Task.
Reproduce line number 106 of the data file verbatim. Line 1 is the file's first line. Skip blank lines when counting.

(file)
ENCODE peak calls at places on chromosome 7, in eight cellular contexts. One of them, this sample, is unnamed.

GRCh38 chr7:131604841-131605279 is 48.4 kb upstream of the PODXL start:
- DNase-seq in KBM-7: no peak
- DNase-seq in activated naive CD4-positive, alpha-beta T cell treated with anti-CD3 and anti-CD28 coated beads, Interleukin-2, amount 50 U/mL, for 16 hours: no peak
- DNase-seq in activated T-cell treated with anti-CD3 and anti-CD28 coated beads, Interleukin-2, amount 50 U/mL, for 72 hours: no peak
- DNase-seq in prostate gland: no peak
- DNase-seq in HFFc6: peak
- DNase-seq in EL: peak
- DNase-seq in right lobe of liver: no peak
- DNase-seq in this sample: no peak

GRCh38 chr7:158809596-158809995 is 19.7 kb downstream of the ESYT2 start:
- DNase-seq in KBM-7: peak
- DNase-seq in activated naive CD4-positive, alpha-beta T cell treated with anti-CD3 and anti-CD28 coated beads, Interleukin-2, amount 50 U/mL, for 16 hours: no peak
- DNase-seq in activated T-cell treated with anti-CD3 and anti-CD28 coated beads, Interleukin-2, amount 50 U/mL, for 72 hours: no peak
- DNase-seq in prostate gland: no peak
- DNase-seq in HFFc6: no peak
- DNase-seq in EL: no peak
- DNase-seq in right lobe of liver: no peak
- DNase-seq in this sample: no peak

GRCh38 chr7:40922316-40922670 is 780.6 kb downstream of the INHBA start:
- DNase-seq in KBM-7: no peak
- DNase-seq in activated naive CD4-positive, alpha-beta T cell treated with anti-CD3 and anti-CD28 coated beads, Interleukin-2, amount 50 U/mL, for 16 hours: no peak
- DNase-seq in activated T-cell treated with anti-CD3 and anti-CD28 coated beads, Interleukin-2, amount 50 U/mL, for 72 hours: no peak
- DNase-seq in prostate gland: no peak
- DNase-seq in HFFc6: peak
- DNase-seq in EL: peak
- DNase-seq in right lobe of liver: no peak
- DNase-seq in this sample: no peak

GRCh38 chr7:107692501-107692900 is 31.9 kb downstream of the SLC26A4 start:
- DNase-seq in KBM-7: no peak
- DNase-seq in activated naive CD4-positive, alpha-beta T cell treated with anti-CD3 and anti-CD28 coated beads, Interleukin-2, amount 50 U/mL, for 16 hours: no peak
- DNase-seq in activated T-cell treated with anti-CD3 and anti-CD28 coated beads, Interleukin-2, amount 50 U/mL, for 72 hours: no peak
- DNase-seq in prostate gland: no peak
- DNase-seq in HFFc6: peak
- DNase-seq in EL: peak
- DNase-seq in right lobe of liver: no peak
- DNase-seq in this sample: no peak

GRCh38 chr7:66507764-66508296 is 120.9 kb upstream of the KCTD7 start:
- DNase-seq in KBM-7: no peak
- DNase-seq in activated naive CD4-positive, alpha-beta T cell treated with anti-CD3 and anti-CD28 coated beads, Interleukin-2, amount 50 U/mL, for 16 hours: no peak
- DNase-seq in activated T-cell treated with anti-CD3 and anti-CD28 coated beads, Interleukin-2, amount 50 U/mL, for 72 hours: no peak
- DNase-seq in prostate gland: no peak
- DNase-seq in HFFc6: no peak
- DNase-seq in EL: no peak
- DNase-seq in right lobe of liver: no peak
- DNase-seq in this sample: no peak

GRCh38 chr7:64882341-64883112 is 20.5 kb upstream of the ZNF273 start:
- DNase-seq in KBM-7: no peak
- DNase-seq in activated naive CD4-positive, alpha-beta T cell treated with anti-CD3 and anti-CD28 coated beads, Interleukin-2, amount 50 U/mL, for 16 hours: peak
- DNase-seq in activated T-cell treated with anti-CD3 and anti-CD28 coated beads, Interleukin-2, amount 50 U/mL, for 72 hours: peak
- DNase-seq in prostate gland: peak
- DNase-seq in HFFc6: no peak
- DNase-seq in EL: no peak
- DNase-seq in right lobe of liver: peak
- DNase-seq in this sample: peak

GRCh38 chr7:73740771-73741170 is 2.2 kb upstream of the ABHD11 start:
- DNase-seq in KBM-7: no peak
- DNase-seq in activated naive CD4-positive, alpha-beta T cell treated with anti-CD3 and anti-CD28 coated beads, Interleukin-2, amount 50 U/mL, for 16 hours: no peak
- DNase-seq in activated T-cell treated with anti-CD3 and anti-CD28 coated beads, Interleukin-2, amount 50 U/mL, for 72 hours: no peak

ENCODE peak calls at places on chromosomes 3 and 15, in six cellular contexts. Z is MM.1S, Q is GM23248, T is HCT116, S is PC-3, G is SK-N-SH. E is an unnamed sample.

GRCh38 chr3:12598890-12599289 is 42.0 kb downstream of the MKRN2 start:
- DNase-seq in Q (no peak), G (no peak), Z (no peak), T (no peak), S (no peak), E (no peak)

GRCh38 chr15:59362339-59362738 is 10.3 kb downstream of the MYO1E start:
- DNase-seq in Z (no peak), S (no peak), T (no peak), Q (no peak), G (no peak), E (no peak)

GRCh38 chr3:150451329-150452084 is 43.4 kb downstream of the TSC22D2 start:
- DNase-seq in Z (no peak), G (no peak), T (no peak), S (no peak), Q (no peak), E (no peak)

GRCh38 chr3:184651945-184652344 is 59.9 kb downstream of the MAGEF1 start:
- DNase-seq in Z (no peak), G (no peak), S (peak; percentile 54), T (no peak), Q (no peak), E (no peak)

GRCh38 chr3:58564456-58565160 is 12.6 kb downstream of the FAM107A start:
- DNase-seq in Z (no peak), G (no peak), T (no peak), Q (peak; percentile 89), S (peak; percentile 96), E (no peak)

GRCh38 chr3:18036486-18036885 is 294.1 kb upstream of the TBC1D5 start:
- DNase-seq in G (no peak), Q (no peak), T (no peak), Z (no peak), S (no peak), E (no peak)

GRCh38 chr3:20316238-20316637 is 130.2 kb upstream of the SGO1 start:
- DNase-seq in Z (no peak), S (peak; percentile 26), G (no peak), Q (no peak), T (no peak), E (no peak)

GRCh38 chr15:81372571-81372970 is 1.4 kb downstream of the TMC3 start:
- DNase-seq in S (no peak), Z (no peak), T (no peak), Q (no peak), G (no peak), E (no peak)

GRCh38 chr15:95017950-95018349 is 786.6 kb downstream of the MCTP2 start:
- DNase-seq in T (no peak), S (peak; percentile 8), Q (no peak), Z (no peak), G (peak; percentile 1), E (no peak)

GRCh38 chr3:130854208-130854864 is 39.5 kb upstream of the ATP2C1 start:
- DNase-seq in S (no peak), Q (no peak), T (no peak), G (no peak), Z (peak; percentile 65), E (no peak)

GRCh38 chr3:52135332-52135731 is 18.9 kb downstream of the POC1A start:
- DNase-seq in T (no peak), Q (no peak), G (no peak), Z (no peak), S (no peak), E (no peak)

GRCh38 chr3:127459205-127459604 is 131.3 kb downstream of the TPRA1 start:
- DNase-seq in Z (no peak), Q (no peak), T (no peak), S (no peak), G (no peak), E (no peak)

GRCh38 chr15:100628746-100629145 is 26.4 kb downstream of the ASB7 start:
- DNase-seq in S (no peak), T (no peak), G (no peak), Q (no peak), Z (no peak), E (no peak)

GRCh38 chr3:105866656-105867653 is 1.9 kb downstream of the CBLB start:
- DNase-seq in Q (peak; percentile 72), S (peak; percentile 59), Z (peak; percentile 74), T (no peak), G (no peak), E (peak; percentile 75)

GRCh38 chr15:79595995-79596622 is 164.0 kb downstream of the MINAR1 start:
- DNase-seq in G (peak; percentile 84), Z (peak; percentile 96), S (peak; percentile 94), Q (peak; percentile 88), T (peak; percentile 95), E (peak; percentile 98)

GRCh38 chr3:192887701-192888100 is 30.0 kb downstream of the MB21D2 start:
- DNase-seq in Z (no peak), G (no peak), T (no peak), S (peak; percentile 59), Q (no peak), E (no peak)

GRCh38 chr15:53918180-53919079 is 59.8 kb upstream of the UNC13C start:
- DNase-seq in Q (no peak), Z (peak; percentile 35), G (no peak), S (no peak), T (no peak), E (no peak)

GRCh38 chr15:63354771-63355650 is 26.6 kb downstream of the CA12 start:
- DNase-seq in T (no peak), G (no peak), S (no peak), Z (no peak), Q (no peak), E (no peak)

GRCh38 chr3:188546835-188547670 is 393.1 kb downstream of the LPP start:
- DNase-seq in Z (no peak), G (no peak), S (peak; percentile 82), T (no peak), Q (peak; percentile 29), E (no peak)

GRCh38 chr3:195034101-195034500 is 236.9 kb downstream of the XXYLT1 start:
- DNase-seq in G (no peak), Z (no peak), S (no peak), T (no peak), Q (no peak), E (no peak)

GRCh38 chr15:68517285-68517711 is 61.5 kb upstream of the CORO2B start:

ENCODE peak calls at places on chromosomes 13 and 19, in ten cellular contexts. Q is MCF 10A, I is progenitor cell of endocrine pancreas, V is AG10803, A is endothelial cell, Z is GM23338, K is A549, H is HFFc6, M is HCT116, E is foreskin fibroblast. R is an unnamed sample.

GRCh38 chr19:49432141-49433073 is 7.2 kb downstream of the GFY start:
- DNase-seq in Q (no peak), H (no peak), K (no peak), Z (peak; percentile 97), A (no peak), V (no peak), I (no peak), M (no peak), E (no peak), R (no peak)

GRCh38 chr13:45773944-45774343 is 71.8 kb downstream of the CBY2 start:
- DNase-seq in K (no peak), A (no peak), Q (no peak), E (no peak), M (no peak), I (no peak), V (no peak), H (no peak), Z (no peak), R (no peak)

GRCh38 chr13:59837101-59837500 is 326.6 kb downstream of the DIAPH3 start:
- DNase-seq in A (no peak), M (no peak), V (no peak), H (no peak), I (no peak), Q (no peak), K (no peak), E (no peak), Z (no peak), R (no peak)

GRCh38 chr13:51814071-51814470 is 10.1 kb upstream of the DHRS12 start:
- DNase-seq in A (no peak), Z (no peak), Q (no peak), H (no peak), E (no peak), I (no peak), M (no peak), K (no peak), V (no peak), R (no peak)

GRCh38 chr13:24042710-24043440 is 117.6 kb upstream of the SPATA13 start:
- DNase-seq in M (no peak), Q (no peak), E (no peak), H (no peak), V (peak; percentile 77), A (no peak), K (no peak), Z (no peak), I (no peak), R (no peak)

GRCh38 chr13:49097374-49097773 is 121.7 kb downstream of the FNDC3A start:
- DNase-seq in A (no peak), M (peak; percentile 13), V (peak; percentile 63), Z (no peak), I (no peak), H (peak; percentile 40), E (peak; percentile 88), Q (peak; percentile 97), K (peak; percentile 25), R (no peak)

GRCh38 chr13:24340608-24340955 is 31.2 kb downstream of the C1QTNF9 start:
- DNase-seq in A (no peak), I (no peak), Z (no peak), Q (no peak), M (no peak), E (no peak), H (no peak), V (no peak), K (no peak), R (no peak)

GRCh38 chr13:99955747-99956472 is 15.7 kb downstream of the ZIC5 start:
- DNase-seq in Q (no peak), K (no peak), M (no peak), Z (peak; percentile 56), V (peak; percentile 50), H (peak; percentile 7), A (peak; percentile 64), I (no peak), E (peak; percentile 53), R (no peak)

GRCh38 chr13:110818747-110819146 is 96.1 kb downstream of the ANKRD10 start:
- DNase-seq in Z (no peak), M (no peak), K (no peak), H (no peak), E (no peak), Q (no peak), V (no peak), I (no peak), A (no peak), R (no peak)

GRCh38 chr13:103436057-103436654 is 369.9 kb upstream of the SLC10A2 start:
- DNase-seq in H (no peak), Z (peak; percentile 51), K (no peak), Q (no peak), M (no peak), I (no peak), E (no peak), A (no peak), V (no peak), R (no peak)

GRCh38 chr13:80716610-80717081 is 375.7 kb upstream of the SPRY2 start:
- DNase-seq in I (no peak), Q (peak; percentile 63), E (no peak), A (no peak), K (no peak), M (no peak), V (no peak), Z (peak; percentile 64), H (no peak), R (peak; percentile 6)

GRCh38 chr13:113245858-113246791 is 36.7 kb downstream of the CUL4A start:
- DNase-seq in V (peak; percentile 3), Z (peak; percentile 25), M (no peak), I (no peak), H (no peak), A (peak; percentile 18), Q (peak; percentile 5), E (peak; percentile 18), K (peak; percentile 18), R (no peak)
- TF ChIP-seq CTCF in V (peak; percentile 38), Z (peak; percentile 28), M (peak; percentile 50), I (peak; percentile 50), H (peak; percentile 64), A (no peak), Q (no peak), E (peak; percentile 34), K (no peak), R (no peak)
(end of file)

- DNase-seq in K (no peak), A (no peak), Q (no peak), E (no peak), M (no peak), I (no peak), V (no peak), H (no peak), Z (no peak), R (no peak)